The 1968 Chevrolet Chevelle series included the
top-of-the-line SS 396, which came equipped
with a 396 cubic-inch V-8 engine.
The 1968 Chevrolet Chevelle and Malibu models got an all-new body for a distinctly sculpted appearance.
Sleek and low, with tapered front fenders and a rounded beltline, the midsize 1968 Chevrolet Chevelle and Malibu adopted a long-hood/short-deck profile with a high rear-quarter "kick-up."
While all 1967 Chevrolet Chevelle and Malibu models rode a 115-inch wheelbase (distance between front and rear axles), the 1968 Chevrolet Chevelle and Malibu coupes and convertibles now rode a sporty 112-inch wheelbase. The 1968 Chevrolet Chevelle and Malibu sedans and wagons turned to a 116-inch span. Tread width grew an inch front and rear.
Hardtop coupes flaunted a semi-fastback, flowing roofline, a trend in midsize coupes of the late 1960s.
Top-trim models (including the SS 396 and new luxury Concours) featured GM's new Hide-A-Way wiper system, in which the windshield wiper blades were concealed beneath a panel except when in use. Lesser Chevelles would get that change later.
Competition was growing in the muscle-car field, so Chevrolet made its Super Sport (SS 396 coupe and convertible) a series on its own, largely devoid of trim except for moldings along the rocker panels. SS 396 insignias stood at the center of the grille and below the decklid molding.
Chevrolet issued 60,499 SS 396 hardtops but only 2,286 convertibles. Black-accented Super Sports rode F70x14 red-stripe tires and carried a standard 325-horsepower 396-cubic-inch Turbo-Jet V-8 engine below the special twin-domed hood. For even greater zest, a 350-horsepower 396 could be substituted.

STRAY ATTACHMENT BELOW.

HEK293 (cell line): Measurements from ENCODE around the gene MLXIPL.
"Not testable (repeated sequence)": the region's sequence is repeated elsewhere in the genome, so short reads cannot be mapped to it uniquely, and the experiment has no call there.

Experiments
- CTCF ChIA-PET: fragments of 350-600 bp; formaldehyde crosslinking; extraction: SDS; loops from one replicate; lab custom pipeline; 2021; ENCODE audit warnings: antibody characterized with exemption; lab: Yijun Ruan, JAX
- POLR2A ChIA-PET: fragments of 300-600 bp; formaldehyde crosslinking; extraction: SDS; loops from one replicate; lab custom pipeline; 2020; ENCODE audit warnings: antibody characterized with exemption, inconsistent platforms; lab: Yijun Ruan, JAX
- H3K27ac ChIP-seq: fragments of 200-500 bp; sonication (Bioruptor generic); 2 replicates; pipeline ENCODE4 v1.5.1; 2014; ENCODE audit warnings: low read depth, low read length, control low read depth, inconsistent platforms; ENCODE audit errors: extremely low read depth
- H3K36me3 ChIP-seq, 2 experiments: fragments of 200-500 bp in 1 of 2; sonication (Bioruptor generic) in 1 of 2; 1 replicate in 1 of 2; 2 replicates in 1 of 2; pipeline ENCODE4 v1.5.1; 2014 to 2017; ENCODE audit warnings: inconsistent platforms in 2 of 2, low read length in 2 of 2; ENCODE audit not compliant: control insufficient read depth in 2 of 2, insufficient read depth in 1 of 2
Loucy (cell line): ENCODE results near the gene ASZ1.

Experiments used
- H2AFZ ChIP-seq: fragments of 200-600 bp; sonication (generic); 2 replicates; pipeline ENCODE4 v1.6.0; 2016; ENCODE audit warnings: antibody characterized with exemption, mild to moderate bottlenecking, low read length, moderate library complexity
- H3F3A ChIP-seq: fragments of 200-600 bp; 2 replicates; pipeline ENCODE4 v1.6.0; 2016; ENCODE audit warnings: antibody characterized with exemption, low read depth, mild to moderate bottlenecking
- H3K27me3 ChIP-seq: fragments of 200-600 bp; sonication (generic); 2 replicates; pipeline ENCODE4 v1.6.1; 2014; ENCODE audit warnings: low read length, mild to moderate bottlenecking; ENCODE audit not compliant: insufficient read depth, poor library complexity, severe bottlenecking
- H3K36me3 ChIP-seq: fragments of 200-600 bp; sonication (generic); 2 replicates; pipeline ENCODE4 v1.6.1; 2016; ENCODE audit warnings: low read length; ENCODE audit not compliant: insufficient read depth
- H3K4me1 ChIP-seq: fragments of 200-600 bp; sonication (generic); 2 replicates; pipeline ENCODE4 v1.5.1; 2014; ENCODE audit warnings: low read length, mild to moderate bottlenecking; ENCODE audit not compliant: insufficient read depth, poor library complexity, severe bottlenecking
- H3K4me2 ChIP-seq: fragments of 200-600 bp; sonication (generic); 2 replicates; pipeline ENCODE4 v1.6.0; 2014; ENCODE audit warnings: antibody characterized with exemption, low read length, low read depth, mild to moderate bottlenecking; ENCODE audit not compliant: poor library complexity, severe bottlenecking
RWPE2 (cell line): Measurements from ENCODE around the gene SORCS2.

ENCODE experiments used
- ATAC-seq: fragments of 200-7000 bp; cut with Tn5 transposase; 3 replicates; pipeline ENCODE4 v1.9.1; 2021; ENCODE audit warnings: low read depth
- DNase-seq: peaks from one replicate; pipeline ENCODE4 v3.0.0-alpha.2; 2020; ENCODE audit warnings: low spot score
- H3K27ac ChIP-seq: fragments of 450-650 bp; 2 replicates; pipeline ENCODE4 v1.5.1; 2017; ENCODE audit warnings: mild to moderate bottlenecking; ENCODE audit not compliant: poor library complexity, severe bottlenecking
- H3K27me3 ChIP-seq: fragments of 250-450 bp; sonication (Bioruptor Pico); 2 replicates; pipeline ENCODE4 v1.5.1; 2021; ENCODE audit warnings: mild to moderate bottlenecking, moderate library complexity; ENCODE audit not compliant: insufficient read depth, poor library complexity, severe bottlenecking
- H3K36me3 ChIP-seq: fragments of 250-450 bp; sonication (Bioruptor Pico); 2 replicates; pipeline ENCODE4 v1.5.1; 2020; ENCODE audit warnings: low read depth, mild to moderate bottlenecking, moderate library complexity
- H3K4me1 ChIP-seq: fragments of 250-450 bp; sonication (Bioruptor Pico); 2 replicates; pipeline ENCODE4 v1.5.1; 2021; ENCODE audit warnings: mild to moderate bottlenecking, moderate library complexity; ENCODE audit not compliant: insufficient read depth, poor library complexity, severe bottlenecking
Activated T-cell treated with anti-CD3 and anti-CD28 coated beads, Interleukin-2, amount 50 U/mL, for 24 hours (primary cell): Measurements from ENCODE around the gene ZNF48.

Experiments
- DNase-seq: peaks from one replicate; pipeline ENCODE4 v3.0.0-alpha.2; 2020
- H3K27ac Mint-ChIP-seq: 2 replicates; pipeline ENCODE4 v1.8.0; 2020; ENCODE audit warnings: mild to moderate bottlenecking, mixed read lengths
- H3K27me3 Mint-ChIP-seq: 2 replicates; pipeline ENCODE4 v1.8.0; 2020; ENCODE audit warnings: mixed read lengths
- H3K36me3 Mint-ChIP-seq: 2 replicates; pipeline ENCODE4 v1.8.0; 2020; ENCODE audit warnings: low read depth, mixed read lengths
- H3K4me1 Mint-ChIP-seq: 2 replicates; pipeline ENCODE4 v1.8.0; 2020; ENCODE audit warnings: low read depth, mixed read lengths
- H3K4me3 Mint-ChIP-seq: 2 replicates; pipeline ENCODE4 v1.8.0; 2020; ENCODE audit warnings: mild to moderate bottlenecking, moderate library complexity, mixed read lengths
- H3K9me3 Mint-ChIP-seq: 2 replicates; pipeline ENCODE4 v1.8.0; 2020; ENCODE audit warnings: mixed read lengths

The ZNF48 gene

An SS 396, the sales brochure exclaimed, "makes you wish for tougher twists and turns to challenge its any-kind-of-road hugging stability." The SS 396 Sport Coupe started at $2,899 -- or $236 more than a comparable Malibu with its 307-cubic-inch V-8. All-vinyl bucket seats and a console were optional.
The new Concours Sport Sedan focused on luxury, with "splendid interior appointments," special sound insulation, and a deep-padded instrument panel with simulated woodgrain. Regular Chevelle engines started with a 140-horsepower Turbo-Thrift six or the new 200-horsepower Turbo-Fire 307 V-8, but stretched to a 325-horsepower rendition of the 327-cubic-inch V-8.
As the mid-size monsters called muscle cars gained in popularity as the Sixties wore on, Chevelle made a point not to be left out of the high-horsepower fun. Top dog in the Chevelle line was the SS 396, a handsome, well-proportioned car that cut loose with a 396-cubic-inch V-8 good for a blistering 375 horsepower.
The Concours Sport Sedan had an all-vinyl interior, a simulated woodgrain dash, and color-keyed interiors. Malibu gained a new Sport Sedan body style this year. The Concours Estate Wagon was one of four distinct Chevelle wagon models.
1968 Chevrolet Chevelle and Malibu Facts
| Model|| Weight range (lbs.)|| Price range (new)|| Number built|
| SS 396||3,550-3,570||$2,899-$3,102||62,785|
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